ENGLAND clinched their first Grand Slam since 1957 with the winger John Carleton scoring three tries. The match was a fitting swan-song for the flankers Tony Neary (his 50th cap) and Roger Uttley, both of whom then retired. "It was the only international I played at Murrayfield after missing three visits through injury," said Uttley, who retains fond memories of a glorious afternoon for Bill Beaumont's team. "We were under pressure, but everyone was desperate for a decent showing after our previous outing against Wales, which was one of the worst games ever seen at Twickenham. We had a better pack than Scotland, but they had great backs. We started like a train and were running away with the game before getting a bit jaded. They came back at us but we kept scrapping and finished strongly. I tore a rib cartilage tackling Keith Robertson, and yet I thoroughly enjoyed myself throughout - it was a marvellous release after the tension of the earlier matches. Then we got very pissed."
1986: Scotland 33 England 6
A TRANSITIONAL England team made a promising start to the match only to find themselves on the receiving end as the rampant Scottish cut loose during a stunning second-half blitz. Nigel Melville, the England scrum-half that day, recalled what happened. "We were a new side coming together while they were much more experienced," he said. "It was a case of the old versus the new, but they still had a fabulous game. It seemed that every time Maurice Colclough got the ball, he dropped it and gave it away. Even though I was at scrum-half, I didn't see much of the ball because they seemed to ruck everything. They would win quick ball and then run it. Their forwards - especially John Jeffrey, Colin Deans and Iain Paxton - all played exceptionally well, but it was just one of those days when everything went right for them. Our consolation came two years later when we went back there and won. We played more through our forwards on that occasion, so we obviously learned a few lessons from that match."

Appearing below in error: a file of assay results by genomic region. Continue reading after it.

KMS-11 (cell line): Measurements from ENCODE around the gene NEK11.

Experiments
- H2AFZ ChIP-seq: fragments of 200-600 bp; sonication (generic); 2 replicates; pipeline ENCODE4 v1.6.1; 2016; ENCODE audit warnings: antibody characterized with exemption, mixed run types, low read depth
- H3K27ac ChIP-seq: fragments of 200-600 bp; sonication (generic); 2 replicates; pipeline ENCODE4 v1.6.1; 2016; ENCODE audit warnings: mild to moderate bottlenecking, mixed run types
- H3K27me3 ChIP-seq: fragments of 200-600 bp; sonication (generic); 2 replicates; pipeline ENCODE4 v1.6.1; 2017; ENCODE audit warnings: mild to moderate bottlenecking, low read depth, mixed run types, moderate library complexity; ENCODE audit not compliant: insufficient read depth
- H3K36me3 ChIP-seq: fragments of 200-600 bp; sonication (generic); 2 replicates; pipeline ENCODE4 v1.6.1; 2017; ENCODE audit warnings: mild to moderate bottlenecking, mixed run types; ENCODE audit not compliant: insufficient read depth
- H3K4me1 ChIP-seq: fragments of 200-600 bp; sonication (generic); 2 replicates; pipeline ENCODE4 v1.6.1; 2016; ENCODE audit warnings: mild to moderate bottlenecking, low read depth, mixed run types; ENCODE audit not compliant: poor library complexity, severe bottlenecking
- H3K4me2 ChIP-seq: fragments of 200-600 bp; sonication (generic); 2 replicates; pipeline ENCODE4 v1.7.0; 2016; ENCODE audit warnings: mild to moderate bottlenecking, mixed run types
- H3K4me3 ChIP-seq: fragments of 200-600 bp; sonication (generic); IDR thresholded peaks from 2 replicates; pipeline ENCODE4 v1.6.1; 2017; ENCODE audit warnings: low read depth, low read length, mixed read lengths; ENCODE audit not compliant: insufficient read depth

1990: Scotland 13 England 7
AN HISTORIC Five Nations occasion - both sides had three wins going into the match, so the Grand Slam was at stake for each - was decided by a second-half try from Tony Stanger, who ran on to a Gavin Hastings through-kick. Scotland's captain David Sole famously led out the underdogs at a slow, purposeful march and Finlay Calder, the Scottish flanker, described the atmosphere as gladiatorial. "To be honest, we didn't play well in our earlier games whereas England had been exceptional," the former Lions captain remembered. "On that day, though, we were 30 per cent better and they were 15 per cent below their best. The stadium was more compact than it is now, which added to the theatre. Seldom has a Scotland side played as well. I was on fire - at the age of 33 I knew that I wouldn't have another chance. The pace was frantic throughout. Stanger says he doesn't wish to be remembered just for this match, but I would be happy - he will go to his grave known for that great moment."
1991: Scotland 6 England 9
THIS World Cup semi-final developed into an intense, forward-dominated war of attrition in which one mistake was always likely to tilt the balance decisively. Entering the final quarter, the match was deadlocked at 6-6 (two penalties apiece from Gavin Hastings and Jon Webb), when Hastings missed a kick from in front of the posts. Moments later, Rob Andrew dropped a goal to secure England's place in the final. The pinpoint pass which set up his decisive strike came from the scrum- half Richard Hill. "Everyone realised Rob was lining himself up for it, but it wasn't easy - left of the posts and outside the 22," Hill recalled. "My job was to get a decent pass to him. The slightest waver and he'd have been charged down because they had a fine back row - full of passion and enthusiasm. After our quarter-final victory over France in Paris, we were expected to win, but there's always a lively atmosphere at Murrayfield. It was a massive relief when we got through - no one likes to lose a semi-final."Reuse content